The Euro Summit stresses that nominal haircuts on the debt cannot be undertaken.
And it’s Greece’s fault that it is having trouble with its debt loads. From earlier in the document:
There are serious concerns regarding the sustainability of Greek debt. This is due to the easing of policies during the last twelve months, which resulted in the recent deterioration in the domestic macroeconomic and financial environment. The Euro Summit recalls that the euro area Member States have, throughout the last few years, adopted a remarkable set of measures supporting Greece’s debt sustainability, which have smoothed Greece’s debt servicing path and reduced costs significantly.
I’ve seen nothing in the media reports or the Twittersphere (I have not had the time to check it extensively) that suggests that the ECB is going to let up on the Greek banks today. It’s not clear how they limp through till Thursday if they are utterly drained of cash. Do they simply freeze all operations? In the meantime, suppliers will remain unable to bring anything in, which means intensifying shortages of drugs, particularly insulin, and the start of food shortages. The document takes the airy posture that dealing with the banking system is a tiresome detail that can wait:
The Euro Summit is aware that a rapid decision on a new programme is a condition to allow banks to reopen, thus avoiding an increase in the total financing envelope. The ECB/SSM will conduct a comprehensive assessment after the summer. The overall buffer will cater for possible capital shortfalls following the comprehensive assessment after the legal framework is applied.
Rapid decision on a new program? Does that mean getting the “first set of measures” as in the initial six sets of bills due to be passed by the 22nd, or the more detailed resolving of the updated “proposals” which will take more time? I’m leaving reader comments open (but please play nicely!) so that readers can post links and tweets as more analysis comes in.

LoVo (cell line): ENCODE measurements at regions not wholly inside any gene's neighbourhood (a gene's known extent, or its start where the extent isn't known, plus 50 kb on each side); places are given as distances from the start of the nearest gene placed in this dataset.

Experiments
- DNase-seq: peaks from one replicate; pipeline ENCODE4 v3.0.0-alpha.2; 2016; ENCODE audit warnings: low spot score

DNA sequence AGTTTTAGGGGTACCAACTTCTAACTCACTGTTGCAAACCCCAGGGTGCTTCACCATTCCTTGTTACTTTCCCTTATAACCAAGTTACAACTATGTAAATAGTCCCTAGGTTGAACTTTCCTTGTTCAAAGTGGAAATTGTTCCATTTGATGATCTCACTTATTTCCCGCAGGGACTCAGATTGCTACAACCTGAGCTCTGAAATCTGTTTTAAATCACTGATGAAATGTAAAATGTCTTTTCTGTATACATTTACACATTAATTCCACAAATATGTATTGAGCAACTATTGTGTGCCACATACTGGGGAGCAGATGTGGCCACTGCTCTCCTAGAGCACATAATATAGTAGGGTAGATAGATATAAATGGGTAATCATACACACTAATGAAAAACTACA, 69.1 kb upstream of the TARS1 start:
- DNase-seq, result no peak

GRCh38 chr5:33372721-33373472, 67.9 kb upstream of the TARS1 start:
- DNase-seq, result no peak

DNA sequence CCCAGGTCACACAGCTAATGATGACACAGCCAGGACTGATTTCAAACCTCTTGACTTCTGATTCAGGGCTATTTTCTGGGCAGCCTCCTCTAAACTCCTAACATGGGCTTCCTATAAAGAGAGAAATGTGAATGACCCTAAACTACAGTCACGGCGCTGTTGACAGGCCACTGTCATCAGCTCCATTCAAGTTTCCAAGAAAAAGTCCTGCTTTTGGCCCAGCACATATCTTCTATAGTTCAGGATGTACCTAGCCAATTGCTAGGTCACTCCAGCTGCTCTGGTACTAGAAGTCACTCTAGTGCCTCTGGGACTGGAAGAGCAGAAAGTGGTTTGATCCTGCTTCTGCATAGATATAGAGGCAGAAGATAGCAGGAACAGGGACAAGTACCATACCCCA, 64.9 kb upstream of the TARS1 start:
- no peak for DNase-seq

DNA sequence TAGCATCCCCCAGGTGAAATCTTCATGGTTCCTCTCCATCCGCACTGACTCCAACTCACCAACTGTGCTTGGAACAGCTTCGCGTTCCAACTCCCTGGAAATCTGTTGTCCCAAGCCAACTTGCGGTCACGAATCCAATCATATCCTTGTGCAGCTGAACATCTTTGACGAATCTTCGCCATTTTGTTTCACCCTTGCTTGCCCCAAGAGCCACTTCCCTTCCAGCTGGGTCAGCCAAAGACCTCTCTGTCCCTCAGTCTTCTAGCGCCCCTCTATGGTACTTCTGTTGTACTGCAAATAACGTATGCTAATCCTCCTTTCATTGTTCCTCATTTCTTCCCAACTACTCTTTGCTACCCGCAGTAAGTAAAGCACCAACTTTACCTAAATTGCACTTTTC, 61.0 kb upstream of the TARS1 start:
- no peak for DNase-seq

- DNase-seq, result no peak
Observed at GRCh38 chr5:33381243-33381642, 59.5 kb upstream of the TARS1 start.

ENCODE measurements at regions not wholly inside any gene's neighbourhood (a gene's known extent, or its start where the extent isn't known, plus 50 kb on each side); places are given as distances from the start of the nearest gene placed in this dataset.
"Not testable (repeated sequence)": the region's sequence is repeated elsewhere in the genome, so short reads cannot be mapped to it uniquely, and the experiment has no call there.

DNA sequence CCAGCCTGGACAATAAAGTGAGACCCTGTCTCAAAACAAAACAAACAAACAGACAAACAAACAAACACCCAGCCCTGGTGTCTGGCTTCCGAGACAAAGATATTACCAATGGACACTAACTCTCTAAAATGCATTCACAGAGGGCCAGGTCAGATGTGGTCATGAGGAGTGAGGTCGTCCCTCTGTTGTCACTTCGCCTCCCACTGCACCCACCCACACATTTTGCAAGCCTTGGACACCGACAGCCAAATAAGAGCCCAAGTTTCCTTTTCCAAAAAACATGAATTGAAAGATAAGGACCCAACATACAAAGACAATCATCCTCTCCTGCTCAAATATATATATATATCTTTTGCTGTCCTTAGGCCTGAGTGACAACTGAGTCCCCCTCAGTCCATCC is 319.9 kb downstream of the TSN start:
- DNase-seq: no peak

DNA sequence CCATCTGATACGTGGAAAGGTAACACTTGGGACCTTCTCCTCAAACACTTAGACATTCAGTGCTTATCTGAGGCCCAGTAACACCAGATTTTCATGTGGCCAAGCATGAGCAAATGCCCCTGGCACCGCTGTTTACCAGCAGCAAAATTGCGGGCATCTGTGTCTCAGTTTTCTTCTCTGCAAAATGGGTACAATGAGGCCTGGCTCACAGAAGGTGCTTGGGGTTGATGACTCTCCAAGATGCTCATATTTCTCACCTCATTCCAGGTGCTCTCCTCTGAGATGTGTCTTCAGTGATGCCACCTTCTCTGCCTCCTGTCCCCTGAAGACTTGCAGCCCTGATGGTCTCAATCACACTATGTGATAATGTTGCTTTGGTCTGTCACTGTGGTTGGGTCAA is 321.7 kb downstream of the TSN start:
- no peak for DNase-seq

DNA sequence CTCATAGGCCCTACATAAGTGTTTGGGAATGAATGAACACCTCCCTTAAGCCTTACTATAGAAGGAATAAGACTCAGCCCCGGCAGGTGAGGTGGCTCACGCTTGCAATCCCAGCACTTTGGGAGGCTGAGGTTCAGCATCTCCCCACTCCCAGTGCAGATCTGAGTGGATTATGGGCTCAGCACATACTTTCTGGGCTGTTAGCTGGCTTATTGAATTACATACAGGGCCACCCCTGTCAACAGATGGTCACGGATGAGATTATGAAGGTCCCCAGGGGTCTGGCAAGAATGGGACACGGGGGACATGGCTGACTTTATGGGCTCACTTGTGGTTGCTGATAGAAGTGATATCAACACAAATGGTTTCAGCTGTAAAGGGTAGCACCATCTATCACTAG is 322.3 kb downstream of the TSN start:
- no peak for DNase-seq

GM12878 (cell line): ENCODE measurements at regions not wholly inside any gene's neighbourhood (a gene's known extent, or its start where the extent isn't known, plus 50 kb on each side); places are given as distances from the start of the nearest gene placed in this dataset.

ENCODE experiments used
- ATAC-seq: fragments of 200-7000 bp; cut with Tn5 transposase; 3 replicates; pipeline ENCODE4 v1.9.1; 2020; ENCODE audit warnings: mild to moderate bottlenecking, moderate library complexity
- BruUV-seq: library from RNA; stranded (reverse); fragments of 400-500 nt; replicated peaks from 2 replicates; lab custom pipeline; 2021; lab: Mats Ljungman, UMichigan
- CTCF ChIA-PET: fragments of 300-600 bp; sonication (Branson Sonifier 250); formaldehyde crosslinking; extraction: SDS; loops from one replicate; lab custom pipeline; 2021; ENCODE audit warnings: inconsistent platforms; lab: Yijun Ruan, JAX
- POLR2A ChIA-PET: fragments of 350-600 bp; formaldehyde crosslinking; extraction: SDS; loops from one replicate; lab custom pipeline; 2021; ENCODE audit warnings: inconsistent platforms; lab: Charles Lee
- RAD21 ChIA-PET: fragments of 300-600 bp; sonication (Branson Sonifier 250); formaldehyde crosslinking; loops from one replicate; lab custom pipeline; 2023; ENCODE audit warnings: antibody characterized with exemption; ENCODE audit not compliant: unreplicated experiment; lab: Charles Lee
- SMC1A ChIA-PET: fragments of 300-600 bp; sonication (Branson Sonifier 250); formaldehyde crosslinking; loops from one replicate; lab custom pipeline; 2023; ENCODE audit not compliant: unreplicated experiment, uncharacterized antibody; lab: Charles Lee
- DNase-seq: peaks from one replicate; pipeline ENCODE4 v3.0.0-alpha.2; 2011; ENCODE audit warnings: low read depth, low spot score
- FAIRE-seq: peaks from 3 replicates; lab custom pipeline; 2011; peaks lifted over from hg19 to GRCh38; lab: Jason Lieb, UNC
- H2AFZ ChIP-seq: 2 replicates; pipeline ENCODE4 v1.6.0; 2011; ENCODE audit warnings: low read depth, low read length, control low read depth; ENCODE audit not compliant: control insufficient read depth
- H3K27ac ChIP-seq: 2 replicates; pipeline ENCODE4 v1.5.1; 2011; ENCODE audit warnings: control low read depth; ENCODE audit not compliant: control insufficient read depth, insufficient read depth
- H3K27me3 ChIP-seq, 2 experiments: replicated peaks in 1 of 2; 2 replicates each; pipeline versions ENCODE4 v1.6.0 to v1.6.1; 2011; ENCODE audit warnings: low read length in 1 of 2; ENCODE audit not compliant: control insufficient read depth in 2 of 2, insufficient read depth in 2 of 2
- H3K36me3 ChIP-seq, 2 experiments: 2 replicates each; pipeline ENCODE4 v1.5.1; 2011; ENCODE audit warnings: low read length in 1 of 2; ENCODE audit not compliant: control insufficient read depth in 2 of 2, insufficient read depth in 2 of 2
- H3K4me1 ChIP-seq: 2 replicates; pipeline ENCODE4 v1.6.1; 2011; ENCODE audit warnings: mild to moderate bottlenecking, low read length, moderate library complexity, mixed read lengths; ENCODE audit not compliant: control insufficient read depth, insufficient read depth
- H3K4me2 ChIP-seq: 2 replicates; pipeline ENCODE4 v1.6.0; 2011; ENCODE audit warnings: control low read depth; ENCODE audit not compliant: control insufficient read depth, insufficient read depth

Now to pensions. I must confess to not being certain what the critical highlighted section means, but if it means anything within hailing distance of Nathan Tankus’ and my best guess, the pension system is about to be gutted. This is the reference to what Greece needs to agree with the Institutions regarding pensions (emphasis ours):
….carry out ambitious pension reforms and specify policies to fully compensate for the fiscal impact of the Constitutional Court ruling on the 2012 pension reform and to implement the zero deficit clause or mutually agreeable alternative measures by October 2015.
That would seem to mean that Greece needs to fund its pensions from dedicated sources with no deficits. I have no idea whether any Greek tax sources are segregated to pay for pensions, analogous to America’s payroll tax which funds Social Security. The only other source would presumably be pension assets. A post by LOL Greece examined the Greek pension system in some detail.* This gives you an idea how much it falls short of being able to pay pensions:
To cut a long story short, the total assets of the greek social security funds would not pay for ten months’ worth of pensions and benefits, even if we could somehow liquidate them all without causing a fire sale. I have nothing but respect for the actuarial profession, but an actuary’s work right now would not be to discuss what pensions are affordable or what the pensionable age ought to be; it would be to discuss how much of the Greek public sector’s wealth would need to be injected into the funds to make them halfway viable while targeting modest outcomes.
If this take is correct, it means Greek pensions are about to be cut to close to nothing. The 1% of GDP reduction in pensions that Syriza rejected would be a paper cut compared to the wholesale gutting that we fear is in the offing. Any informed comment here would be very much appreciated.
And anyone who has been following the Greece saga for a while knows the efforts to pluck Greece of assets aren’t good cash generators. Again, they seem designed more to satisfy either a foolish need to try to make accounts sum up when they won’t or now, sheer vindictiveness.